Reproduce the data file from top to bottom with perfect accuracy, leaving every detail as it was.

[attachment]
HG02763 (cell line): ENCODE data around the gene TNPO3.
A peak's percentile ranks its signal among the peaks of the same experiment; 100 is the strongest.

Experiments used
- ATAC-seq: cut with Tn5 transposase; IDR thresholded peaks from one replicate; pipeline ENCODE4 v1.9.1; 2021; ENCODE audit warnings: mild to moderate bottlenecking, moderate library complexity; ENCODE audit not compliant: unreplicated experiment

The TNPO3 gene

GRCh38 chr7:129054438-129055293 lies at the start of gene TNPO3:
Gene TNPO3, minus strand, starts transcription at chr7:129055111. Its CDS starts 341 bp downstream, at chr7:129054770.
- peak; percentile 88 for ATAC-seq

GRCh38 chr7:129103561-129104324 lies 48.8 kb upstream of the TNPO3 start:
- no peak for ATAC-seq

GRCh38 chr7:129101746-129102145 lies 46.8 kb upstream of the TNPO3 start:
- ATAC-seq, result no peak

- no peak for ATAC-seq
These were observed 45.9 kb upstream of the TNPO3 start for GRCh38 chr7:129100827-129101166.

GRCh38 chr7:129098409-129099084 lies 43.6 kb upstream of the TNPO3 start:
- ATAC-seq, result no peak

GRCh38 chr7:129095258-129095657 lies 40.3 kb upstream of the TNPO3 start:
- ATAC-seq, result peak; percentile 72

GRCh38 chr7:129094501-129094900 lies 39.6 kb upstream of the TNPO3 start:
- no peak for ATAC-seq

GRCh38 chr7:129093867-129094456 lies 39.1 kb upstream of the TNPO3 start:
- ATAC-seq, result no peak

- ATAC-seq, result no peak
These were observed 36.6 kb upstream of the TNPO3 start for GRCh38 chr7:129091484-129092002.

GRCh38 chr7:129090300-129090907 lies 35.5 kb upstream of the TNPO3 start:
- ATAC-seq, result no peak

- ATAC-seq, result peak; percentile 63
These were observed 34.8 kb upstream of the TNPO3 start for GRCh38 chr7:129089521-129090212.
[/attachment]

HG02763 (cell line): ENCODE data around the gene TNPO3.
A peak's percentile ranks its signal among the peaks of the same experiment; 100 is the strongest.

Experiments used
- ATAC-seq: cut with Tn5 transposase; IDR thresholded peaks from one replicate; pipeline ENCODE4 v1.9.1; 2021; ENCODE audit warnings: mild to moderate bottlenecking, moderate library complexity; ENCODE audit not compliant: unreplicated experiment

The TNPO3 gene

GRCh38 chr7:129054438-129055293 lies at the start of gene TNPO3:
Gene TNPO3, minus strand, starts transcription at chr7:129055111. Its CDS starts 341 bp downstream, at chr7:129054770.
- peak; percentile 88 for ATAC-seq

GRCh38 chr7:129103561-129104324 lies 48.8 kb upstream of the TNPO3 start:
- no peak for ATAC-seq

GRCh38 chr7:129101746-129102145 lies 46.8 kb upstream of the TNPO3 start:
- ATAC-seq, result no peak

- no peak for ATAC-seq
These were observed 45.9 kb upstream of the TNPO3 start for GRCh38 chr7:129100827-129101166.

GRCh38 chr7:129098409-129099084 lies 43.6 kb upstream of the TNPO3 start:
- ATAC-seq, result no peak

GRCh38 chr7:129095258-129095657 lies 40.3 kb upstream of the TNPO3 start:
- ATAC-seq, result peak; percentile 72

GRCh38 chr7:129094501-129094900 lies 39.6 kb upstream of the TNPO3 start:
- no peak for ATAC-seq

GRCh38 chr7:129093867-129094456 lies 39.1 kb upstream of the TNPO3 start:
- ATAC-seq, result no peak

- ATAC-seq, result no peak
These were observed 36.6 kb upstream of the TNPO3 start for GRCh38 chr7:129091484-129092002.

GRCh38 chr7:129090300-129090907 lies 35.5 kb upstream of the TNPO3 start:
- ATAC-seq, result no peak

- ATAC-seq, result peak; percentile 63
These were observed 34.8 kb upstream of the TNPO3 start for GRCh38 chr7:129089521-129090212.